Sanibel Sea School is a 501c3 nonprofit organization whose mission is to improve the ocean’s future, one person at a time. To learn more, visit sanibelseaschool.org.

 

 

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Sanibel Sea School Hosts First Community Camp Day

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Sanibel Sea School Hosts First Community Camp Day

 During an echolocation relay race, blindfolded campers had to run through an obstacle course guided by their partner's voice. 

During an echolocation relay race, blindfolded campers had to run through an obstacle course guided by their partner's voice. 

On Martin Luther King Jr. Day, Sanibel Sea School hosted local students for the organization’s first ever Community Camp Day, a free day of ocean fun and learning for children ages 6-13. The theme of the program was dolphins, and participants enjoyed a variety of related games and activities. 

“The idea to offer free educational camp days to kids in our community on school holidays stemmed from the Hurricane Camp we hosted after Irma,” said the nonprofit’s Director of Education, Nicole Finnicum. “Working parents expressed how difficult it can be to find reliable, affordable childcare for just one day. We saw it as an opportunity to help our neighbors solve an ongoing challenge.” 

Fun was had by all as students seined for fish, tested their taste buds during a fun experiment, swam like dolphins using a monofin, and ran through an echolocation obstacle course. They also had a chance to surf, and many braved the cold Gulf waters to catch a wave or two. 

Sanibel Sea School’s Community Camp Days are made possible by a donor-supported scholarship fund, which ensures that cost does not prevent children from participating in ocean education. Upcoming Community Camp Days will be announced via the organization’s Facebook and Instagram pages, and will also be shared with email list subscribers. To be added, please email your request to info@sanibelseaschool.org.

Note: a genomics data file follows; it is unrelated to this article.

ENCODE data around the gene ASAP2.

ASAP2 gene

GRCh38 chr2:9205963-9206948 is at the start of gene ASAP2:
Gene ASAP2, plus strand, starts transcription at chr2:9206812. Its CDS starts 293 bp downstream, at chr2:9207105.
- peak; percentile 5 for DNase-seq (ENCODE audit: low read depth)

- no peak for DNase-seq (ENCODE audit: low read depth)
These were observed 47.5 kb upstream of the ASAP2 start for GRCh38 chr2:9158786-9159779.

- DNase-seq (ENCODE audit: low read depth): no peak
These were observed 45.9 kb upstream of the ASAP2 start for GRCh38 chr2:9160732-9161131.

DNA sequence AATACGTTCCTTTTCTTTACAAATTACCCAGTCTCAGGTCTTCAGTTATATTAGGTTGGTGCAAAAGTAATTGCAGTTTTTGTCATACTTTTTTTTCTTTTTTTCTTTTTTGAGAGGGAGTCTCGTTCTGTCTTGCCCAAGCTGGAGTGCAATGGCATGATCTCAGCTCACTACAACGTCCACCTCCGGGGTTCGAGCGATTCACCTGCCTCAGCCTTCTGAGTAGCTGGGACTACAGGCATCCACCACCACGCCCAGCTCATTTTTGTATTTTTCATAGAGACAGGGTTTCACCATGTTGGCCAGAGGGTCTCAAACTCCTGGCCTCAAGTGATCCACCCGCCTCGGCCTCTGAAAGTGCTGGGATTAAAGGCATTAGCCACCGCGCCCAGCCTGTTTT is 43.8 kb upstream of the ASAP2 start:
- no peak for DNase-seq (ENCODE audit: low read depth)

Sanibel Sea School is a 501c3 nonprofit whose mission is to improve the ocean’s future, one person at a time. More information is available at sanibelseaschool.org

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When the Ocean Gets Cold

 Nine-armed sea stars were heavily impacted by cold temperatures on Sanibel this week. 

Nine-armed sea stars were heavily impacted by cold temperatures on Sanibel this week. 

With high temperatures in the 50s and lows in the low 40s this week, we are currently experiencing a cold spell in Southwest Florida. It may sound like no big deal, especially compared to the “bomb cyclone” affecting much of the northeastern United States, but we’re used to highs in the 70s in January, and we Floridians are known for our low cold tolerance. As we bundle up in our winter layers, it turns out some of our local creatures are feeling the chill as well. We sat down with Doc Bruce to learn more about how unusually cold temperatures can impact the sea and its residents.

How unusual is it for Southwest Florida to experience cold spells in the winter? How cold is "cold", in Southwest Florida terms? 

I think that cold is cold when it gets close to, or below, the 40°F mark. It seems like at about that point, we tend to find more stressed animals, both in the sea and on land. The last significant cold spell was about 10 years ago. If I recall correctly, temperatures reached the high 30s, and there was a significant snook die-off.

How fast does the water temperature change, in relation to the air temperature?

Much more slowly. Water absorbs (and loses) heat relatively slowly. Right now, the Gulf temperatures are in the low 60s to high 50s. The change is more profound for all of our embayments, where the water is much shallower and temperature changes occur much more rapidly. 

Is wind or cold worse for sea creatures? What role do tides play?

It’s hard to say if one is worse than the other, and they are often found together. The cold fronts almost always come with wind. Wind produces waves, and the creatures in the shallows, especially those that live attached to the bottom, are less able to hold on in the cold to begin with. The combination of waves and low temperatures means they can become detached from the bottom, which leaves them prone to being blown into unfavorable environments – many are washed up on the beach.

Which creatures are impacted the most by cold temperatures?